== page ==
Likewise, inclusion is one’s ability to foster inclusive relationships and cultivate inclusive environments. To do this, one will need to adopt a different mindset, gain knowledge, adapt communication styles and behaviours that embodies inclusivity. With time, effort and motivation, anyone can develop inclusion as a skill.
How to develop inclusion as a skill?
While there are many ways to develop this skill, we can start with these 4 areas which are:
- Awareness of Bias
- Appreciating Similarities and Differences
- Inclusive Communication
- Managing Conflict
Awareness of Bias
The first step to any personal or professional development is self-awareness. Self-awareness can include values, beliefs, strengths, weaknesses, etc. By becoming more self-aware, we can identify our innate barriers and biases that prevent us from practising inclusion. There are two actions one can take to increase awareness of our biases, one is to take the time to observe our thoughts and behaviours and the other is to recognise biases at play.
Observation is not just about “looking” at an object, person or situation and making conclusions. It is about getting as much information possible using all our senses of sight, sound, smell, taste and touch.
Is this a fragrant or pungent smell? Is the air humid or dry? Are the people speaking too loud or too soft?
As we receive the sensory information, we also need to observe the thoughts that appear and validate it with others who are going through the same experience.
I don’t like the smell, it is unpleasant. Do others find this smell pleasant?
As you practice observation more often, you’ll soon realise that people see, smell, hear, taste and feel things differently from yourself. For example, the viral video of a dress as depicted below. Some of you may view the dress as black and blue, while others see it as white and gold. This is not an illusion. Scientists revealed that this is a difference in human colour perception.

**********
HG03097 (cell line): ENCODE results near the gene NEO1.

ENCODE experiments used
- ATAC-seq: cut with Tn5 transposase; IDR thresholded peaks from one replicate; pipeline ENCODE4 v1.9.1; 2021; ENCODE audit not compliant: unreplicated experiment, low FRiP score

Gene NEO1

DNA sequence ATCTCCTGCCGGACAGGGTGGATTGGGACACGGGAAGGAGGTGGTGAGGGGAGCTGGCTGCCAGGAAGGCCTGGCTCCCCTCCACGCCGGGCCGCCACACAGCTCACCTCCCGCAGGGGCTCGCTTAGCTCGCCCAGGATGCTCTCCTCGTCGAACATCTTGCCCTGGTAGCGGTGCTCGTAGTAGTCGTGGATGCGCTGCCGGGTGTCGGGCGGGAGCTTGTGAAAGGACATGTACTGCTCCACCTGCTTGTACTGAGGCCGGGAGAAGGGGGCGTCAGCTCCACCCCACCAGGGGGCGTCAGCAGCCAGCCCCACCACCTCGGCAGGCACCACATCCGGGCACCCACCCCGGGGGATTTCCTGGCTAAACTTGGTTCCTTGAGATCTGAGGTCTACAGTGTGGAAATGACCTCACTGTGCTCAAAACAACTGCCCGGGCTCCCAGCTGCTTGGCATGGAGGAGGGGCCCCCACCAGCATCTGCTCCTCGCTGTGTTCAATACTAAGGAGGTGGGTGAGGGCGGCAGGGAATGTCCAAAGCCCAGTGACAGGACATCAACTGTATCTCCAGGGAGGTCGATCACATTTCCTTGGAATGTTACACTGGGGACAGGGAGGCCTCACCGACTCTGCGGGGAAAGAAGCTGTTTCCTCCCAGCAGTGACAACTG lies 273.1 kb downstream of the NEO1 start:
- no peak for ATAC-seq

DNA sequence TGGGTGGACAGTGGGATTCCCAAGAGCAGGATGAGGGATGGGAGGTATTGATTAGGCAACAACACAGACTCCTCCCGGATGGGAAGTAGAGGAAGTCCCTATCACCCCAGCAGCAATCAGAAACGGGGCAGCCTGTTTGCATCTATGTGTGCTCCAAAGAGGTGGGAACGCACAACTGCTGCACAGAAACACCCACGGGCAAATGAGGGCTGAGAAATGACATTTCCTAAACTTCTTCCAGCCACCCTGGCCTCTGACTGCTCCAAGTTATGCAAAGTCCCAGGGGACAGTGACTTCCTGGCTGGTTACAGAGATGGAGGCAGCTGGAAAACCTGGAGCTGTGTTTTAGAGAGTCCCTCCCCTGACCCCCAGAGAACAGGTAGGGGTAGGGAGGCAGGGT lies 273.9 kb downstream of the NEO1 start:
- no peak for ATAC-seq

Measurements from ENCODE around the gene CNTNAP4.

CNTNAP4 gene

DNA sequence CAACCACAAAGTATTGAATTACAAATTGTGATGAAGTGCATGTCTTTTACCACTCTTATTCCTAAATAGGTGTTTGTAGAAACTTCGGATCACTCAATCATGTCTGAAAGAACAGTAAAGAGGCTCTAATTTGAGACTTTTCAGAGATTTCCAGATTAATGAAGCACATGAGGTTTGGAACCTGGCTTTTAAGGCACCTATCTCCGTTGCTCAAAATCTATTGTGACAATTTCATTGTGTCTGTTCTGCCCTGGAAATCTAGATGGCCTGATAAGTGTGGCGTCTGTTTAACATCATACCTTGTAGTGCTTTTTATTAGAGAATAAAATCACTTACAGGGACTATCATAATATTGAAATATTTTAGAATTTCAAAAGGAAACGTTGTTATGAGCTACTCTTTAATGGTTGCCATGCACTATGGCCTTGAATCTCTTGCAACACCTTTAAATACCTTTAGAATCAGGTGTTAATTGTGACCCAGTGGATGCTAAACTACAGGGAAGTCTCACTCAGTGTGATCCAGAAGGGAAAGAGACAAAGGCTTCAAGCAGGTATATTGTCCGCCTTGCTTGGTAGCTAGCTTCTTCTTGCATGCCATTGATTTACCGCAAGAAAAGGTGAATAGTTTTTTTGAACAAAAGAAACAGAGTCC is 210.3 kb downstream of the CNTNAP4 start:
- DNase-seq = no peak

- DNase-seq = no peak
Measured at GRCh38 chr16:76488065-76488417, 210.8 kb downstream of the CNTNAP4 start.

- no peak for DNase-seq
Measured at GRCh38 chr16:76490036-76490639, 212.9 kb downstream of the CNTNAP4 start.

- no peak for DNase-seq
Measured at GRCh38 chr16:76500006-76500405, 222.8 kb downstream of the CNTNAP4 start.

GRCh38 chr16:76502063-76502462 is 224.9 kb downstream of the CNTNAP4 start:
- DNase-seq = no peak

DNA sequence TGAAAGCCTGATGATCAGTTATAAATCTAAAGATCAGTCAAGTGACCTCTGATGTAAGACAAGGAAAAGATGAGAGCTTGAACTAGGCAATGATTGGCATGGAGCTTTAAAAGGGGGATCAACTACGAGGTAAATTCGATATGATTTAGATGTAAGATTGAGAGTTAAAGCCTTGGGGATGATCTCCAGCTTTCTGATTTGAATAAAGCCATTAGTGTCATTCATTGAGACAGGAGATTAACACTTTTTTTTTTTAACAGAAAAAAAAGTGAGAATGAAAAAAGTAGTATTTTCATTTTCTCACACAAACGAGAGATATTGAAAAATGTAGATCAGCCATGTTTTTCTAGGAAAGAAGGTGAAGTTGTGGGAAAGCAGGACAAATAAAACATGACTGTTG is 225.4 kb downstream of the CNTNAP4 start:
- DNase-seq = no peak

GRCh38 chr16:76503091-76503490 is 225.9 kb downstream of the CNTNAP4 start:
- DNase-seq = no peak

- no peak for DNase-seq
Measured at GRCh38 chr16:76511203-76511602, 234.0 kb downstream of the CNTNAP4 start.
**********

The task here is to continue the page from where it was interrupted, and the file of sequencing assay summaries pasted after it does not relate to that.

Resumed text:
When we see, smell, hear, taste and feel things differently, we can assess whether this difference stems from our biases. When we learn to see things “as it is”, we get closer to the truth of the matter and that is not based on an inaccurate interpretation based on one’s past experiences or biases.
For example, one common scenario is in giving and receiving feedback between managers and employees. After a feedback session, employees may feel demotivated, choose to reduce their effort and believe their effort is unrecognised or valued by their manager. However, from the manager’s perspective, they believe feedback helps to improve performance, instil motivation and develop the employee’s skill. While both are involved in the same conversation, the perspectives that came out of it are different. Had the manager observed carefully, they might be able to sense employee discomfort, anticipate a misunderstanding and adjust their behaviours accordingly.
We are all living the same experience, just different realities.
Bias is an inclination towards a certain outlook, judgement or temperament, whether or not the inclination is just, fair or truthful. When we rely too much on our biases, there is a tendency to exclude ideas, perspectives, people and situations that go against our inclination, even if our inclination can be inaccurate or potentially harmful. For example, when meeting the CEO of a successful company for the first time, we might anticipate them to be an assertive male and it turns out to be a soft-spoken female. Subsequently, the way we respond to the CEO might be based on our unconscious biases of female leaders.